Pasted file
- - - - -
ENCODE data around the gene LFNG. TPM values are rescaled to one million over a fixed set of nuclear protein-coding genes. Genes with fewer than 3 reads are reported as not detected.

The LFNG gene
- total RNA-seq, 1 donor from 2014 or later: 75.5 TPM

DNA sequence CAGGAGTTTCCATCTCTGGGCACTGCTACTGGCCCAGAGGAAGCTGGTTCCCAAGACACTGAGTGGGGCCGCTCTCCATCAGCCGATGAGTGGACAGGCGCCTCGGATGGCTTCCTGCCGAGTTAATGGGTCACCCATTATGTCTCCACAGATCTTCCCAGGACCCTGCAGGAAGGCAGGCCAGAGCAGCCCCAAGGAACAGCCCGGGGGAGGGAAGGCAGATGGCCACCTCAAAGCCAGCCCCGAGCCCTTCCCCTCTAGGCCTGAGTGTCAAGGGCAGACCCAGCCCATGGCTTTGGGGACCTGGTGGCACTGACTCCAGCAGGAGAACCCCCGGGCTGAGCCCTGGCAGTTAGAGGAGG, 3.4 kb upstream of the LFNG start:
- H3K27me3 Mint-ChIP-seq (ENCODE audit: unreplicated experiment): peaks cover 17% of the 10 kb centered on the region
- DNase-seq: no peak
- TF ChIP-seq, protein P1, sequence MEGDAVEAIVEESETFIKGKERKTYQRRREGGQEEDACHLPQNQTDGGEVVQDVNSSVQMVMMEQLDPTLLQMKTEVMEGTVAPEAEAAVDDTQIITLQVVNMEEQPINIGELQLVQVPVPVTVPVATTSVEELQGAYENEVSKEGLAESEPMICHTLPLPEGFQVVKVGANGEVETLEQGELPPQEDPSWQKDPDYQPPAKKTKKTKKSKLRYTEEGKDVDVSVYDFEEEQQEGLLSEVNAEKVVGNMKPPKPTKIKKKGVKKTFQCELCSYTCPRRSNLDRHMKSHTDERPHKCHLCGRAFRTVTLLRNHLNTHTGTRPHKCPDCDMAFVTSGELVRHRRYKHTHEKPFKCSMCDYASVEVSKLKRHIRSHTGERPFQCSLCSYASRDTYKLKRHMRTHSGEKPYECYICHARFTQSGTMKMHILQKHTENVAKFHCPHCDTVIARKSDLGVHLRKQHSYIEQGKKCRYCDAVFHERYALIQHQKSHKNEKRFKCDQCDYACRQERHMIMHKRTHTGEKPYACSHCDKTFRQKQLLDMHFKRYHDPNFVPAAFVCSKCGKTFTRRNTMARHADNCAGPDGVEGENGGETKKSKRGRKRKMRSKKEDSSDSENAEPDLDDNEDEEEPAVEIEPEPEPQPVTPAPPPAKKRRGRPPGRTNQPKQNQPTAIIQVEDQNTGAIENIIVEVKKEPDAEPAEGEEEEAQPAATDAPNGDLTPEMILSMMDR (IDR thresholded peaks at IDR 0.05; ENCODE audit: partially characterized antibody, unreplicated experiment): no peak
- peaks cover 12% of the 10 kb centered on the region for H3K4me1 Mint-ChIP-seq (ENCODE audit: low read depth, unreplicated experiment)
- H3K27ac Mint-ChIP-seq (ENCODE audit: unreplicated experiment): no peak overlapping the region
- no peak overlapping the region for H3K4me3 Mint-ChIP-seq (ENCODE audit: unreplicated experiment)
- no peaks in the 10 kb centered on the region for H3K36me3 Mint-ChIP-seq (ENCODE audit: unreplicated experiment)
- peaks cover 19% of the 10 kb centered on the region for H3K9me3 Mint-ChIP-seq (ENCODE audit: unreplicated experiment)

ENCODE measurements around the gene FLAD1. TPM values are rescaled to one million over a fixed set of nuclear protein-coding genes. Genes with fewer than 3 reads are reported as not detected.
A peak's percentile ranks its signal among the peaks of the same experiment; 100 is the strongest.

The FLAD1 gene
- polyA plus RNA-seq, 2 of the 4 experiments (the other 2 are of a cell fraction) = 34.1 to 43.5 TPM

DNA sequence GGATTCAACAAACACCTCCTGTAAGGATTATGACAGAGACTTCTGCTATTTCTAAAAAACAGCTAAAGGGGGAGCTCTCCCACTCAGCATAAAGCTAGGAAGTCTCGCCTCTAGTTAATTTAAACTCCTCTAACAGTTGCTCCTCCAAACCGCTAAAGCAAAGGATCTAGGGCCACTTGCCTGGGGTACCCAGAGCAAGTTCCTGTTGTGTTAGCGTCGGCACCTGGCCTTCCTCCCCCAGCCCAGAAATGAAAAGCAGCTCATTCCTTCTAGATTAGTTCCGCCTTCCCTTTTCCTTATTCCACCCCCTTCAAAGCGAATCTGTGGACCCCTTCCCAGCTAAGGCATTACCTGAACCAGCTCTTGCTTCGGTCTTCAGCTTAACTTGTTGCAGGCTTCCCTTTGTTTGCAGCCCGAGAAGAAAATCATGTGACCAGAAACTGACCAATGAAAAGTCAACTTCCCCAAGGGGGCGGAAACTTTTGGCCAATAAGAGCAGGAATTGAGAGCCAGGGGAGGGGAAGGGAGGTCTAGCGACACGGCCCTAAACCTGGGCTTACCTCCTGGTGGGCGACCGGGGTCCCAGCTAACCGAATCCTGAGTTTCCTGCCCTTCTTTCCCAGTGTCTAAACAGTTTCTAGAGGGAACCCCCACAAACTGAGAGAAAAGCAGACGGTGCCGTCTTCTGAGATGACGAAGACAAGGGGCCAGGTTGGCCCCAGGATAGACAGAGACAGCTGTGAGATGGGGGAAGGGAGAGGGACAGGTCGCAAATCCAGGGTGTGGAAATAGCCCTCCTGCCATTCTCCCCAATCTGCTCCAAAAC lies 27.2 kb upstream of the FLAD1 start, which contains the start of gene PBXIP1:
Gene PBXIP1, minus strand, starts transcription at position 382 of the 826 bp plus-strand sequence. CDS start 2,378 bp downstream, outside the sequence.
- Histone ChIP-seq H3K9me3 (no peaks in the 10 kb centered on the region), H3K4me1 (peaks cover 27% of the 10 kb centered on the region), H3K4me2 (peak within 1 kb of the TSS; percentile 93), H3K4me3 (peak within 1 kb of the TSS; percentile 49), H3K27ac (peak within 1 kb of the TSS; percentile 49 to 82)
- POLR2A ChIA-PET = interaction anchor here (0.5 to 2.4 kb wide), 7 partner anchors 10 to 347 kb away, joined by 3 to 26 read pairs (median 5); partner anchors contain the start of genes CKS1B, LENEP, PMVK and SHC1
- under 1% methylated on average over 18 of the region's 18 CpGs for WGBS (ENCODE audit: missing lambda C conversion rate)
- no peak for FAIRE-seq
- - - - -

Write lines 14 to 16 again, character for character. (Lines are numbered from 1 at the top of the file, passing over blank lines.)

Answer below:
A peak's percentile ranks its signal among the peaks of the same experiment; 100 is the strongest.

The FLAD1 gene
- polyA plus RNA-seq, 2 of the 4 experiments (the other 2 are of a cell fraction) = 34.1 to 43.5 TPM